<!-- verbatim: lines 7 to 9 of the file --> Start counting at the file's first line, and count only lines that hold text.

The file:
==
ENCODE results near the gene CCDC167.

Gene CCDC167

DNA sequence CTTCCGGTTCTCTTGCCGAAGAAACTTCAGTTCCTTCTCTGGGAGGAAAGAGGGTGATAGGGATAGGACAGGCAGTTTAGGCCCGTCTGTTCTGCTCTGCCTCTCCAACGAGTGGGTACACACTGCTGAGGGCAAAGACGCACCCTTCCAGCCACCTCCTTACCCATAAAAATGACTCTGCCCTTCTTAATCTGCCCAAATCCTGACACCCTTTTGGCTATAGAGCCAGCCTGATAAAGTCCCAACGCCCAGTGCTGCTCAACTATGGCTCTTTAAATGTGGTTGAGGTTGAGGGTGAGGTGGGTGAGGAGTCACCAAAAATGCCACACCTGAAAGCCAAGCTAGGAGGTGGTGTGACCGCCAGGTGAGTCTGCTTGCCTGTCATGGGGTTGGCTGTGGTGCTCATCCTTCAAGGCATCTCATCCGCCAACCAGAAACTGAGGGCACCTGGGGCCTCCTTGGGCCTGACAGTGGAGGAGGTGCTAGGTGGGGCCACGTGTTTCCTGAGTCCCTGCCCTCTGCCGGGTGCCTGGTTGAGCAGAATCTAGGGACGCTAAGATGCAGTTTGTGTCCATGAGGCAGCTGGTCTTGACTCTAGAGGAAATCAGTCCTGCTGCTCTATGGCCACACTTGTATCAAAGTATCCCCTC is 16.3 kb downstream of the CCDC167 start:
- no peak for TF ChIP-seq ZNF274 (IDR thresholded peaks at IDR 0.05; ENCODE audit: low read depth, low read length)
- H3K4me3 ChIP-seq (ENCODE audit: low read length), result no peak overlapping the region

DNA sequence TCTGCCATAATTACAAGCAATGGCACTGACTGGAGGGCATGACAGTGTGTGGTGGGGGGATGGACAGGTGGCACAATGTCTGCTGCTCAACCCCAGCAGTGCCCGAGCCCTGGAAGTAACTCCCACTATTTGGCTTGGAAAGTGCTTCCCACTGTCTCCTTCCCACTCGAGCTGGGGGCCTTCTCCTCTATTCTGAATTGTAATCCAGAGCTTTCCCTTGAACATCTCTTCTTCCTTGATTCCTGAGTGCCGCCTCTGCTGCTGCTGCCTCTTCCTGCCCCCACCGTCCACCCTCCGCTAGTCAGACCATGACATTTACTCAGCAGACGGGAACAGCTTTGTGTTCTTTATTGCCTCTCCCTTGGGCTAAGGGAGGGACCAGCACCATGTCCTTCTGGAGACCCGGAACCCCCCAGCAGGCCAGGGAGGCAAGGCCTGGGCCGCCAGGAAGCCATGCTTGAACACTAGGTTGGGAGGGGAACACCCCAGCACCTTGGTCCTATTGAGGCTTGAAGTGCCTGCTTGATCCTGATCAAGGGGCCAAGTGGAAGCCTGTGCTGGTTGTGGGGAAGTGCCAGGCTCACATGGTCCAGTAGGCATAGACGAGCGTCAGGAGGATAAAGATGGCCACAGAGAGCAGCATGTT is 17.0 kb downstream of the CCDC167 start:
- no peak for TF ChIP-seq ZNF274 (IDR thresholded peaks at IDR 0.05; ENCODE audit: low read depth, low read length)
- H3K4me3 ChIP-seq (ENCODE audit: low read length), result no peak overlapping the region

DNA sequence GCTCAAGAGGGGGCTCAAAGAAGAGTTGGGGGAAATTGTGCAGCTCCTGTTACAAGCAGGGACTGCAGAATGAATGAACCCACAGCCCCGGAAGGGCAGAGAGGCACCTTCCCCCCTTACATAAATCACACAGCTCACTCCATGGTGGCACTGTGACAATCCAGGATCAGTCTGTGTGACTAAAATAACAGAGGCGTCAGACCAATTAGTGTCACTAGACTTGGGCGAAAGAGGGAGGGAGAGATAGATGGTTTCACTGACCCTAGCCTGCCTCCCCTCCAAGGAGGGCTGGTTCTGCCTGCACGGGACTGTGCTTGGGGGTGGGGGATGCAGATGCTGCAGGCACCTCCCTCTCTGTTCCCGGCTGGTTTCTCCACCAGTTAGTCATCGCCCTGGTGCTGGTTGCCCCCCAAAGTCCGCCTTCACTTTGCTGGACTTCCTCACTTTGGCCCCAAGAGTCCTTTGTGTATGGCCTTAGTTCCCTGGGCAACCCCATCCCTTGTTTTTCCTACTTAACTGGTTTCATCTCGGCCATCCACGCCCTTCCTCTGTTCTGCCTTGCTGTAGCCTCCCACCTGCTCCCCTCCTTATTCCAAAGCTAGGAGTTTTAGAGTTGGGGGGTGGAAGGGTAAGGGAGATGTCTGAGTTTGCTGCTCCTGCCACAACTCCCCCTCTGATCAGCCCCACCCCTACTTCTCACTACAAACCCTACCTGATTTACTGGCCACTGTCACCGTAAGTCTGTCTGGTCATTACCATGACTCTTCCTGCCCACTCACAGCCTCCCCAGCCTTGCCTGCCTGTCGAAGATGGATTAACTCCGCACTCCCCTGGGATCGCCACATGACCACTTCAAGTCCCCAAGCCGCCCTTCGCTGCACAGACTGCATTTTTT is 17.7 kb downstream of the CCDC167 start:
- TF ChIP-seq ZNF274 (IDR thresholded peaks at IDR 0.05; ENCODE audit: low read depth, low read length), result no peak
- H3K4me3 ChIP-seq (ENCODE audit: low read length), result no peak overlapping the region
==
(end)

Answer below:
- no peak for TF ChIP-seq ZNF274 (IDR thresholded peaks at IDR 0.05; ENCODE audit: low read depth, low read length)
- H3K4me3 ChIP-seq (ENCODE audit: low read length), result no peak overlapping the region

DNA sequence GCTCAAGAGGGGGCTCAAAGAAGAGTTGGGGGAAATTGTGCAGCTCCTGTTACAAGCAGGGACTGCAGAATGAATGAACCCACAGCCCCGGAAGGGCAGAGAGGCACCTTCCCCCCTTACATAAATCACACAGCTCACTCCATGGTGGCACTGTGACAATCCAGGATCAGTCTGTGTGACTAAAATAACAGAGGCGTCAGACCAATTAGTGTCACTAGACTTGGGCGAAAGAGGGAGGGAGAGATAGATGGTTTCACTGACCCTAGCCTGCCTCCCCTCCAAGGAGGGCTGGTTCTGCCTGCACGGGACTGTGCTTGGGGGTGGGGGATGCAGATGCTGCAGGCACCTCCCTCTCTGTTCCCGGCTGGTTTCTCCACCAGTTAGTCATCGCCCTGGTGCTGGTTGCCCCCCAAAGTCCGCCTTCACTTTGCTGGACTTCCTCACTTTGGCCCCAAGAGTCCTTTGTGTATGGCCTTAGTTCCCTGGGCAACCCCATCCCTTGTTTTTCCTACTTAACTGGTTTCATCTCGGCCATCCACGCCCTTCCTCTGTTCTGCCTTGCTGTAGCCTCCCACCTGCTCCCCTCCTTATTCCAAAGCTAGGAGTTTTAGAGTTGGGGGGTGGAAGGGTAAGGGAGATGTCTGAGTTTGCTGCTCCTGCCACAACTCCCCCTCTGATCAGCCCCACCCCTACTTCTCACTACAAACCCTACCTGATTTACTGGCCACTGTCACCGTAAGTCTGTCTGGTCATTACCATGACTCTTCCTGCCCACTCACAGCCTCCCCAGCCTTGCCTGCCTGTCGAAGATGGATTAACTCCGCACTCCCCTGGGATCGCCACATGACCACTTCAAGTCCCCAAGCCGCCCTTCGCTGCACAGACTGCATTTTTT is 17.7 kb downstream of the CCDC167 start: